It’s fairly obvious that we Jews just don’t get Christmas. Don’t believe me? Check out BuzzFeed’s attempt to get Jews to decorate Christmas trees. (“Who’s Noel?” “Is that like, ‘grassy knoll’?”) Yet, every year we Jewish Americans wrestle as a people over whether or not to incorporate Christmas traditions into our own Hanukkah celebrations. It’s tacky. It’s trite. And it’s really, really lame. Here are five Hanukkah/Christmas hybrids that all Jews need to avoid this holiday season.
5. Christma-fying Yourself While Ignoring Hanukkah Altogether
This one is the fault of many a celebrity. Whether it’s Idina “Frozen” Menzel singing “All I Want for Christmas Is You” during the Macy’s Thanksgiving Day Parade, or catching a commercial featuring Andy Cohen trying to get on Santa’s good list, Jewish celebrities have been great at playing Christmas since Bing Crosby tap danced with Danny Kaye. No one is a greater advocate and fan of The Goldbergs than me, but for the second year in a row my husband and I were disappointed at the total lack of a Hanukkah episode.
Hanukkah is the one time of year when Jews are permitted by the larger culture to express their Jewishness in public. We never expect to see a Goldberg’s Passover, or a Goldberg’s Rosh Hashanah, but unless you’re sitting under a rock, you know that Goldbergs (the Smiths of the Jewish world) would at least celebrate Hanukkah. Instead, we get a New Year’s theme with Christmas decorations around town galore (none in the home at least) and what we think was a menorah sitting on the mantle in the background of a few shots. This ain’t 1950 and you don’t need to be Orthodox to be Jewish on TV, especially during Hanukkah.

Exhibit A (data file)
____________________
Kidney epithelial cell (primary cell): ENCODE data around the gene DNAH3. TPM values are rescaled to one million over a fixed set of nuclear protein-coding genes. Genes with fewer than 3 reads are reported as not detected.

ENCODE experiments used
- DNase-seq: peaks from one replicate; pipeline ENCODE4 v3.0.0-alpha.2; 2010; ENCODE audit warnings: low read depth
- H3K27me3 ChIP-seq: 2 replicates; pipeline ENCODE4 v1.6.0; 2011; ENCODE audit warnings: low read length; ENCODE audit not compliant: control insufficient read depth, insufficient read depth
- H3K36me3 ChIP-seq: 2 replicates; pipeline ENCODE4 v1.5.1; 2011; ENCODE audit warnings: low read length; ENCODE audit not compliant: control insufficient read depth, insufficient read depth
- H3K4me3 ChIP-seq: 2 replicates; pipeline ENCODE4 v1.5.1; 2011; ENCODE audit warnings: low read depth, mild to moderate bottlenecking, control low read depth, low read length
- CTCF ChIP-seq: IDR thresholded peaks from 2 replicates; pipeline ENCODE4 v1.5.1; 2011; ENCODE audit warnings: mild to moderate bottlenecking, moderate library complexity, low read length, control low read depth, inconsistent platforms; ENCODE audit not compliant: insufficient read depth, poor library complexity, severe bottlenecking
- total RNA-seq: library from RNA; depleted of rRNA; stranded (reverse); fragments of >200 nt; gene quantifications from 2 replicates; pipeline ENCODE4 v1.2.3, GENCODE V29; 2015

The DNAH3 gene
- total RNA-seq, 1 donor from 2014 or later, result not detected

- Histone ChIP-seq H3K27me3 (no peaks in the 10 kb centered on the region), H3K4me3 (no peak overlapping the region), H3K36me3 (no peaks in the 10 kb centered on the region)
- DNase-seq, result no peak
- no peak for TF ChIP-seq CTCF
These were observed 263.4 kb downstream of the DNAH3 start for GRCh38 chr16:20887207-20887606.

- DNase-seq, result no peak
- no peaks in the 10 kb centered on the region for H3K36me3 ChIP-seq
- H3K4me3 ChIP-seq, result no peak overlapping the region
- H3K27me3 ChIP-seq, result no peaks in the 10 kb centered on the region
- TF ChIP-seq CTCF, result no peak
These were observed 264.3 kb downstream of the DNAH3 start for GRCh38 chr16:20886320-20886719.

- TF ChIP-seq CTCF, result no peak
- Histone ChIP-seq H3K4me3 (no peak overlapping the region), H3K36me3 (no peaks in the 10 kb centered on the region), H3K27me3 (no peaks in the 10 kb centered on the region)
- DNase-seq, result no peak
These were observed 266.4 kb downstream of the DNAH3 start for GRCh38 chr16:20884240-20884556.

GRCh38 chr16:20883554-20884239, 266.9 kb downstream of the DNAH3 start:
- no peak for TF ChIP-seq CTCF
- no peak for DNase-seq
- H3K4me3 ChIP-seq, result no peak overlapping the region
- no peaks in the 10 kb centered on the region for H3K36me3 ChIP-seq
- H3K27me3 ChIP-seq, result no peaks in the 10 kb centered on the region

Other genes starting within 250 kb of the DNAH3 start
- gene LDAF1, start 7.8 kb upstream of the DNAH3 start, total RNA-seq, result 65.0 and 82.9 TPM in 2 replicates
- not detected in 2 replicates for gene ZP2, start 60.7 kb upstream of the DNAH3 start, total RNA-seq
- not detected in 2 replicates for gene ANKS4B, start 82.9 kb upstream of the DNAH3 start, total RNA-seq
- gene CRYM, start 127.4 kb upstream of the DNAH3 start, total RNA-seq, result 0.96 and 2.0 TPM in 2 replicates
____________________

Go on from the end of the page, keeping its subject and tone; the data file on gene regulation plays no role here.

Can’t we represent, even just a little bit?
4. Putting up Hanukkah Bushes.
One of the most popular and disturbing trends is the Hanukkah bush. Jewish kids think a decorated tree in the house obviously means more presents. Let’s face it. We get one gift a night. Gentiles get piles of presents all at once. Kid logic makes sense in its own naive way. Or, does it? Long before Queen Victoria got her hands on the German trend, pagans were covering their doorways in evergreen boughs to ward off evil spirits during the darkness of winter. Egyptians, Vikings, and Romans all used local evergreens during winter months to honor their respective sun gods. For the Romans it was Saturn, and the Saturnalia winter solstice festival was eventually adapted into the Christmas holiday for a variety of non-Biblical reasons.
The closest Jewish connection to evergreens or trees for that matter is probably the Jewish National Fund, a non-profit that plants trees in Israel in order to “make the desert bloom again”. The idea of uprooting a tree to put it in one’s home, cover it with plastic for a month and then throw it out is about as contrary to Jewish nature as you could possibly get. Not only do we have a prayer specifically for the planting of new trees, we have a holiday known as Tu Bishvat specifically for the planting of new trees. Given that Hanukkah is all about reclaiming the Temple and rebuilding national sovereignty, cutting down a life — even an ecological one — is a complete contradiction to the spirit of the holiday.
3. Getting your kid a Mensch on a Bench.